Big business might be a decisive factor, not just in terms of setting the direction for future investment, but also for helping policy action along. In June, the UN announced it would take up an offer from six of Europe’s largest oil and gas groups to help it fight global warming. According to Christina Figueres, the UN’s top climate official, the “very surprising” move illustrated that oil and gas executives knew how fast the world was moving towards tougher climate action and that there wasn’t much to be gained from swimming against the current.[viii] The hope now is that the corporations’ offer will be more than an empty promise and that they will work towards a system of different carbon pricing schemes that can “work with each other to have the greatest impact on decarbonizing the energy system.”[ix] By signaling that they have understood the impact climate change will likely have on their future returns, and by being willing to make binding commitments to support the development of low-carbon technologies, corporations could surely help expedite policy action in the run up to COP 21.
Since capital has already started flowing towards low-carbon technologies, and big oil and gas companies are jumping on the green bandwagon, is there anything left to do on the policy side in the fight against climate change? The answer is yes, there most certainly is. In their new book Climate Shock, Gernot Wagner and Martin Weitzman make a novel and convincing call for action: they argue that what matters more than median temperatures are the outliers, the extreme values of the probability distribution of temperature. On the path we are on now, carbon dioxide concentrations in the atmosphere would double from preindustrial levels. At these levels, global average temperatures were “likely” to go up by between 1.5 and 4.5°C (which seems pretty believable given that the world has already warmed by 0.8°C while carbon dioxide concentrations have only increased 40 per cent over preindustrial levels). If carbon concentrations more than doubled – say, to levels now predicated by the International Atomic Energy Agency, we would be looking at a “likely” range of temperatures between 2 and 6°C. According to climate science, global warming above 2°C could trigger potentially devastating events. Anything above 4.5°C, the authors of Climate Shock warn, would be “beyond the pale of most imagination,” or “a planet that none of us would recognize.”[x] In other words, we cannot be certain that nothing disastrous will happen, and that makes it imperative to act.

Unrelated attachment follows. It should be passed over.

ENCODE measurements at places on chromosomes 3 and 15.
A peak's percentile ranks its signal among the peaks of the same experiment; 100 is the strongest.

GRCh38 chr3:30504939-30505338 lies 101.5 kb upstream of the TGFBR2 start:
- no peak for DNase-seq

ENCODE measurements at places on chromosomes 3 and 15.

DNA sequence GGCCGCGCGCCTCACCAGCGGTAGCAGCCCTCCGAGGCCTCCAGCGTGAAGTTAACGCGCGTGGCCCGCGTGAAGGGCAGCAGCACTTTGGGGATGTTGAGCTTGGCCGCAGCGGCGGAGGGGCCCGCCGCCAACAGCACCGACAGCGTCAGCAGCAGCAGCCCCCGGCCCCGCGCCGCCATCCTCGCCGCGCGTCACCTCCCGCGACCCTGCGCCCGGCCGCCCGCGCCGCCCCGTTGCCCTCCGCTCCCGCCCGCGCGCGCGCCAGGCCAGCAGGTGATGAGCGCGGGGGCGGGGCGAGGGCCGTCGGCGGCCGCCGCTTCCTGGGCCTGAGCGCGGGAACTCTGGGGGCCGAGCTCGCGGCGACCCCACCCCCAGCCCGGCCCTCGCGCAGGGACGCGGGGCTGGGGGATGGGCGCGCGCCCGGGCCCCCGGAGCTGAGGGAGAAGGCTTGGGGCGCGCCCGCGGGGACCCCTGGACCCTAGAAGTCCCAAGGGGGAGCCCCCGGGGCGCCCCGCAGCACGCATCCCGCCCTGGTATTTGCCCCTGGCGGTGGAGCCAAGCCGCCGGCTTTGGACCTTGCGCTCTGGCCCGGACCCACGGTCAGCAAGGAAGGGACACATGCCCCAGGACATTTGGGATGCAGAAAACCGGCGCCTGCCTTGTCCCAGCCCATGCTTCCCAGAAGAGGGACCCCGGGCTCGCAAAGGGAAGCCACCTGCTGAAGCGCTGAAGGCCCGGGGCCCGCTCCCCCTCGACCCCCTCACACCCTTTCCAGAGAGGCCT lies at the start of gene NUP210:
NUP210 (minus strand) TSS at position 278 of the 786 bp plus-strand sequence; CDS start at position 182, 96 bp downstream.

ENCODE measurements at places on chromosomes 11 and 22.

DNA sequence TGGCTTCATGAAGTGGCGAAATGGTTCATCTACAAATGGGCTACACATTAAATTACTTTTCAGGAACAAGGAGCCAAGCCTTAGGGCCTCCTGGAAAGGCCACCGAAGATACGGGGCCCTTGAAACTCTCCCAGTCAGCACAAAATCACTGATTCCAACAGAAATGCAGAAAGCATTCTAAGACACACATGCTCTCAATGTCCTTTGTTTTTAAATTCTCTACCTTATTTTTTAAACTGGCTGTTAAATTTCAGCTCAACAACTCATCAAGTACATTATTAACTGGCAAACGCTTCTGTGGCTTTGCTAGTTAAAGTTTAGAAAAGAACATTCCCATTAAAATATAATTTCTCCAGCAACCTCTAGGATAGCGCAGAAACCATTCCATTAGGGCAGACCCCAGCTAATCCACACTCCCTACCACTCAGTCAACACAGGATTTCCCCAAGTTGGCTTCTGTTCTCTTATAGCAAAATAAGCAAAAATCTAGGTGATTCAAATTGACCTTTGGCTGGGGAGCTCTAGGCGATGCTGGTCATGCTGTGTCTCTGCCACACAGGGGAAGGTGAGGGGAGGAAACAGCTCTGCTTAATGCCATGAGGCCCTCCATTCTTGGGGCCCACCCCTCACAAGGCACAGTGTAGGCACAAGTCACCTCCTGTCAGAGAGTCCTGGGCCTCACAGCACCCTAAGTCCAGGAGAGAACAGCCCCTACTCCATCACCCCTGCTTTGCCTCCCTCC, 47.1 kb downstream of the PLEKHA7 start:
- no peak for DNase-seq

With an eye to the COP 21 conference, the makers of the Mercer study, too, argue that the actions chosen by the end of this year would be crucial in determining just how severe the influence of climate change will be on future asset returns. Another study puts the threat posed by climate change into the larger context of human development and claims that it could undermine all gains in human health during the past 50 years. Conversely, the report suggests that the benefits to global health that could be achieved by reducing fossil fuel usage are so large that tackling climate change presents the greatest global opportunity to improve people’s health in the 21st century.[xi]
As was illustrated by the surprisingly firm commitment by the G7 and some recent corporate initiatives to tackle the issue, both policy makers and business seem to begin to realize that the stakes are getting higher. But despite budding corporate support and some hopeful indications of a changing investment climate, timely and determined policy action will still be indispensable in the midterm to make renewables more competitive, either through creating incentives for their use (or disincentives for the use of fossil fuels) or by boosting innovation through public investments in research and development. In the end, the obstacles to collective action may turn out to be insurmountable, and we might still fail to save the planet – but at least we could hope to decrease the likelihood of disaster to occur.
[i] Associated Press, “UN Climate Talks Inch Forward, Putting Off Tough Decisions,” New York Times, June 11, 2015, accessed June 28, 2015, http://www.nytimes.com/aponline/2015/06/11/world/europe/ap-eu-un-climate...
[iv] “Unburnable Carbon,” Carbon Tracker Initiative, accessed June 27, 2015, http://www.carbontracker.org/report/carbon-bubble/
[v] “Investing in a Time of Climate Change 2015,” Mercer, accessed June 27, 2015, http://www.mercer.com/content/dam/mercer/attachments/global/investments/...
[vi] Jessika Trancik, “Renewable energy: Back the renewables boom,” Nature 507 (2014): 300-302, accessed June 26, 2015, http://www.nature.com/news/renewable-energy-back-the-renewables-boom-1.1...
[vii] “BP Statistical Review of World Energy June 2015,” BP, accessed June 28, 2015, http://www.bp.com/en/global/corporate/about-bp/energy-economics/statisti...
[x] Gernot Wagner and Martin Weitzman, Climate Shock: The Economic Consequences of a Hotter Planet (Princeton: Princeton University Press, 2015), p. 18 (e-book)
[xi] The 2015 Lancet Commission on Health and Climate Change, “Health and climate change: policy responses to protect public health,” The Lancet, published June 22, 2015, accessed June 27, 2015, http://www.thelancet.com/journals/lancet/article/PIIS0140-6736(15)60854-6/fulltext